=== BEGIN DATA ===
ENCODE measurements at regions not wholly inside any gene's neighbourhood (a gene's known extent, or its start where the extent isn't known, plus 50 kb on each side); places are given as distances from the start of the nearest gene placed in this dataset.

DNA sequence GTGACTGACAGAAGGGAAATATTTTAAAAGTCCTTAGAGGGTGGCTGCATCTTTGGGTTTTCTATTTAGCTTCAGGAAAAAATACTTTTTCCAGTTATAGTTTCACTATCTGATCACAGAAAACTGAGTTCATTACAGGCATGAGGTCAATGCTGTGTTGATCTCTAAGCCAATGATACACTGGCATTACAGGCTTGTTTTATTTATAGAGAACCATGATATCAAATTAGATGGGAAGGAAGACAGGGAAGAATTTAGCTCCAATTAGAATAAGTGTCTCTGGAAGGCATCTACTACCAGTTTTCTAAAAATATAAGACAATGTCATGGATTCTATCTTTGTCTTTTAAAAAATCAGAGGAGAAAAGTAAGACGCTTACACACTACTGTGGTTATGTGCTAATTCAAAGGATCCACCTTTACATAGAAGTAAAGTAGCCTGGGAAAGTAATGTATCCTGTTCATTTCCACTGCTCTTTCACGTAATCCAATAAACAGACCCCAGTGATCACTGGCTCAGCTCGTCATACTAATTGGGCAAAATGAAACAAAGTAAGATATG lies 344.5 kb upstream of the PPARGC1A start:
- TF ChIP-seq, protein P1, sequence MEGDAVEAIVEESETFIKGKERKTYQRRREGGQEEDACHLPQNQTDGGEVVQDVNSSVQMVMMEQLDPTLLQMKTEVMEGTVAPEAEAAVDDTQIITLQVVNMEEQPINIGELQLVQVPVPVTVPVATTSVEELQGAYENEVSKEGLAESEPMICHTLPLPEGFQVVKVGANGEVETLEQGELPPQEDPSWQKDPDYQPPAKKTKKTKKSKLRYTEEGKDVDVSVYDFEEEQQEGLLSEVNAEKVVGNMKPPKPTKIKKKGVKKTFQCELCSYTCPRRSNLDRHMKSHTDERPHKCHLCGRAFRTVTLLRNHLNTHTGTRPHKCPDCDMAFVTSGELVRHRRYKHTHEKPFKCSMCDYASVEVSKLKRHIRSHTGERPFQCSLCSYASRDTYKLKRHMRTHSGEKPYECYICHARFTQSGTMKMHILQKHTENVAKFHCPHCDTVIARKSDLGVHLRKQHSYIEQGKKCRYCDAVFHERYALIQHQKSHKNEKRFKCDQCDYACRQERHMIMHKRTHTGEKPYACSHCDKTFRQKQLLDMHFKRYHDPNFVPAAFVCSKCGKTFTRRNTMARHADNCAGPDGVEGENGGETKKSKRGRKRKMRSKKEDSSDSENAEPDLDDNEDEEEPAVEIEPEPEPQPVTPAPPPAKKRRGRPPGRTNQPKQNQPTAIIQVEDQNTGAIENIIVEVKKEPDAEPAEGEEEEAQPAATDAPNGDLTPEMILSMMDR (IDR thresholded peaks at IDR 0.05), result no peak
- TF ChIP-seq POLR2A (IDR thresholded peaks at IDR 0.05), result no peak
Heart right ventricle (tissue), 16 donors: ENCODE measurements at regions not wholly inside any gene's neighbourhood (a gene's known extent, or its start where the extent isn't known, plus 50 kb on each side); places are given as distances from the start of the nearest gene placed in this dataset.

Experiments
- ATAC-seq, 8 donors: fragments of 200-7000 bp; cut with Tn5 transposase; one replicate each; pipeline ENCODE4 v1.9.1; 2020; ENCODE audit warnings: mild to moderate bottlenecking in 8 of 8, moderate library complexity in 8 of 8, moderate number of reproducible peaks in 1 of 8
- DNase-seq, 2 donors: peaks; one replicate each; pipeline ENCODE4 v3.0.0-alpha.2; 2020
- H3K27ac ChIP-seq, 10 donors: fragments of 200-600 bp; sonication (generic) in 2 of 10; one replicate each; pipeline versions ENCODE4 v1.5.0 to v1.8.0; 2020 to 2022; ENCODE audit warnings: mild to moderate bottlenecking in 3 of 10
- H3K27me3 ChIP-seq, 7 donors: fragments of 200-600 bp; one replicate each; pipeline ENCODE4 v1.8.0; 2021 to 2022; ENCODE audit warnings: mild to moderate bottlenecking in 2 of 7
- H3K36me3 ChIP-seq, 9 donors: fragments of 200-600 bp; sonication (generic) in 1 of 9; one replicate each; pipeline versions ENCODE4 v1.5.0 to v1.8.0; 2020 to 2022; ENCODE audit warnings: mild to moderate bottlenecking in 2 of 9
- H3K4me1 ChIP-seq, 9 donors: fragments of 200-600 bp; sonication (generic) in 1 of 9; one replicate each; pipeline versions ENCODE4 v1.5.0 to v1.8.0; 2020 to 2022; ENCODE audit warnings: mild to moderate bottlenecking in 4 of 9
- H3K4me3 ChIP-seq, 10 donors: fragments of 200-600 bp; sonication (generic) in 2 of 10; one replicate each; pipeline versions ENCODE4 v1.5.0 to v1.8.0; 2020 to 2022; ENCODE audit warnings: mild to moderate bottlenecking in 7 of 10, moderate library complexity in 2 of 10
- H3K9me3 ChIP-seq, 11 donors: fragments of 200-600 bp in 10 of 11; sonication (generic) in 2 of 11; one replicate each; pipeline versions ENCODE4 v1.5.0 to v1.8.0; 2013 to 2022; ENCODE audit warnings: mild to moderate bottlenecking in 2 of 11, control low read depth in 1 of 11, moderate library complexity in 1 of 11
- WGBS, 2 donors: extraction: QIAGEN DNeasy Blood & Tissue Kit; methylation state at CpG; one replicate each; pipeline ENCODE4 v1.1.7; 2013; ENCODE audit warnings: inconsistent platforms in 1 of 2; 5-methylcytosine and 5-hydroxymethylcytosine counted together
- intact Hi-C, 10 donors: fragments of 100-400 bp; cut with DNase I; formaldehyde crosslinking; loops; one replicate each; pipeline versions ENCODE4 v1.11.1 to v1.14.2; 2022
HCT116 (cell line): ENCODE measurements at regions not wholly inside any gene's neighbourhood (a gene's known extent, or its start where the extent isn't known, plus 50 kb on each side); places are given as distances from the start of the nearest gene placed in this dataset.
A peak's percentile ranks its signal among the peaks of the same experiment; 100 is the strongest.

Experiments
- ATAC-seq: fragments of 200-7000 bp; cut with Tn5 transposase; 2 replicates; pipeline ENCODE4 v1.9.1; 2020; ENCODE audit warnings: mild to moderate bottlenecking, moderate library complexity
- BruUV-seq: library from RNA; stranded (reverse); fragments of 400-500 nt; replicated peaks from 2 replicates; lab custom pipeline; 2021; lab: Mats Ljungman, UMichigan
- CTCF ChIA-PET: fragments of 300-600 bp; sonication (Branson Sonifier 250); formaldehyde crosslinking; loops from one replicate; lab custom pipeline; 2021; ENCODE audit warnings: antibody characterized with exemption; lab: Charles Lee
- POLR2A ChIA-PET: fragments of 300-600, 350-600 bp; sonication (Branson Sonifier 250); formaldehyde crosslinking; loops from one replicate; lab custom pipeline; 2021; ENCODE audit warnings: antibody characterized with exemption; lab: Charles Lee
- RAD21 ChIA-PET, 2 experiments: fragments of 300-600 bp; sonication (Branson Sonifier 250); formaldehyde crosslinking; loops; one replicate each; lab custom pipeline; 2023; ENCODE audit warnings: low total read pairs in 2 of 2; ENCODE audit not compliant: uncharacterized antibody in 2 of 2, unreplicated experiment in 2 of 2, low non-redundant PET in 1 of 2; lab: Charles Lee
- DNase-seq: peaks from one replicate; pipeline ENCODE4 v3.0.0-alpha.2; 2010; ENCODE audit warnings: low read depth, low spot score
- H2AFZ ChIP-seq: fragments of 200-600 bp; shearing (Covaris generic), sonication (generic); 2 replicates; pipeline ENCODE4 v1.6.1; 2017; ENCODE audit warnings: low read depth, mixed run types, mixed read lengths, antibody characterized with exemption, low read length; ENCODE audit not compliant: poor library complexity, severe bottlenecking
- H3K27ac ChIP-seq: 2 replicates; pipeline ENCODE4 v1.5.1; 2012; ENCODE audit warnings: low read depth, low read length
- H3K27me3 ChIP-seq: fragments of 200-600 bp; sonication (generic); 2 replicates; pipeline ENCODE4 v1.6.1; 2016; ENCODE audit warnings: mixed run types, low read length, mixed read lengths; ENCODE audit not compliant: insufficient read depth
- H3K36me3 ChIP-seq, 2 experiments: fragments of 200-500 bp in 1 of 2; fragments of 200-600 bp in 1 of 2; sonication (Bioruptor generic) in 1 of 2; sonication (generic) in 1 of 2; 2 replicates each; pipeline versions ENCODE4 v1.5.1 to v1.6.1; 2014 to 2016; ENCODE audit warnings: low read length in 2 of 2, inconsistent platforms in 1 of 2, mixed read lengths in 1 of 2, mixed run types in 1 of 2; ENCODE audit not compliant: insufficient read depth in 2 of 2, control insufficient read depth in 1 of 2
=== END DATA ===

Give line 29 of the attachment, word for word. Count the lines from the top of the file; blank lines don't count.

- H3K36me3 ChIP-seq, 2 experiments: fragments of 200-500 bp in 1 of 2; fragments of 200-600 bp in 1 of 2; sonication (Bioruptor generic) in 1 of 2; sonication (generic) in 1 of 2; 2 replicates each; pipeline versions ENCODE4 v1.5.1 to v1.6.1; 2014 to 2016; ENCODE audit warnings: low read length in 2 of 2, inconsistent platforms in 1 of 2, mixed read lengths in 1 of 2, mixed run types in 1 of 2; ENCODE audit not compliant: insufficient read depth in 2 of 2, control insufficient read depth in 1 of 2